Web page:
First of all, a disclaimer: Although I have studied law and am
familiar with the legal process, I am not a lawyer. Even if I were a
lawyer, under the terms of service for Google Answers I could not give
legal advice here. The best I can do is provide you some information
that will be helpful as you attempt to untangle your legal
Ultimately, and it sounds like you have done so already, you will need
to get an attorney involved. It's not clear to me why the Arkansas
attorney you talked to did not research Missouri law. Any attorney
would certainly have the resources available (professional databases,
law libraries and that sort of thing) to do that.
If you're satisfied with the Arkansas attorney you have worked with,
you should ask him/her about researching Missouri law. If not, you
should contact another attorney.
Ideally, you probably will need a lawyer in Carroll County, since
that's where the records of your "marriage" are found. There are at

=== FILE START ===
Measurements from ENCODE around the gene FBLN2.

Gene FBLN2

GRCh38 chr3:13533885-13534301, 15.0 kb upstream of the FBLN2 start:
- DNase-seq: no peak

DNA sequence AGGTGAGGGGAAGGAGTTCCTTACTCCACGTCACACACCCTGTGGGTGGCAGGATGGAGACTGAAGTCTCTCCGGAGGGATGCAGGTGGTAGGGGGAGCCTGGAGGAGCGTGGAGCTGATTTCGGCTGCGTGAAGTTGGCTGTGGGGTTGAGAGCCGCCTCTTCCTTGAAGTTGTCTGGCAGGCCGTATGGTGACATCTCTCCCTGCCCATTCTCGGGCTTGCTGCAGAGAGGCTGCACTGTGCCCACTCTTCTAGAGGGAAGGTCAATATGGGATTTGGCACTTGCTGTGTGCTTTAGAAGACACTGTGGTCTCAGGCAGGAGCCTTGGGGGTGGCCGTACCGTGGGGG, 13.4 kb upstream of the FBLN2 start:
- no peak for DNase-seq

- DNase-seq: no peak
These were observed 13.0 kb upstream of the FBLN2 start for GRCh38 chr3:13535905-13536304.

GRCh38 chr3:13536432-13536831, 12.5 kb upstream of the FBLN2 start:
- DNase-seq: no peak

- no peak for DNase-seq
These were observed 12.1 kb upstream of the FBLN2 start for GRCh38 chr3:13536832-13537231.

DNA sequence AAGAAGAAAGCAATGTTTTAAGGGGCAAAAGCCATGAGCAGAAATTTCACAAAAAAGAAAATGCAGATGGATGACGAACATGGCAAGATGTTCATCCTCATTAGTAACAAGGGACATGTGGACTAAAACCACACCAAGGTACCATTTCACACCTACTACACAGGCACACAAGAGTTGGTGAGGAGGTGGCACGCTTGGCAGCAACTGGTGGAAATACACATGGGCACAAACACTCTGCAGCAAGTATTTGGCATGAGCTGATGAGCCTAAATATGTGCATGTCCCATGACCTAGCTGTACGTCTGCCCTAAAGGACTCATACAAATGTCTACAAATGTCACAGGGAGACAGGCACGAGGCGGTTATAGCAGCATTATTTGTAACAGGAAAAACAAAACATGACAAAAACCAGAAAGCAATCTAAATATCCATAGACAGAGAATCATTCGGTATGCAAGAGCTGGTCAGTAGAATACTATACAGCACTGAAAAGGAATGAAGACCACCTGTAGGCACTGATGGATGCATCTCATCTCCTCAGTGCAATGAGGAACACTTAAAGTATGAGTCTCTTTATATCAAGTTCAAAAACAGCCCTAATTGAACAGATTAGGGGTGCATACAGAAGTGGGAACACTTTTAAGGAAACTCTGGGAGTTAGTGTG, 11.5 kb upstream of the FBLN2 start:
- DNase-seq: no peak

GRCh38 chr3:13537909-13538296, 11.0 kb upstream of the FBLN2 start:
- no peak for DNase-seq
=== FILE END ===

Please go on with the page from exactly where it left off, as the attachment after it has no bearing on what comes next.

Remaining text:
least three attorneys serving Carroll County who deal with issues of
Thurman & Bishop
McCracken Law Firm
The third firm listed above appears to be licensed in both Arkansas
and Missouri, so that may be helpful. These firms were all listed on
the Lawyers.com site:
Another place to find an attorney is FindLaw:
I will assume here that you are not married under Arkansas law unless
you have a valid marriage in some other state. The attorney would not
have brought up your Missouri situation if that were the case.
The Missouri statutes on marriage can be found here:
Simply search for "marriage" without the quotes. Searching here finds
no provision that a Missouri marriage license can be used for getting
married out of the state. So I would assume, as your attorney
suggested, that you were not properly married under Missouri law.
Although the statutes do provide penalties for fraudulently marrying
(it's a misdemeanor, but my guess would be that the statute of
limitations has expired), they do not explicitly provide that such a
marriage would be automatically invalid. The grounds for annulling a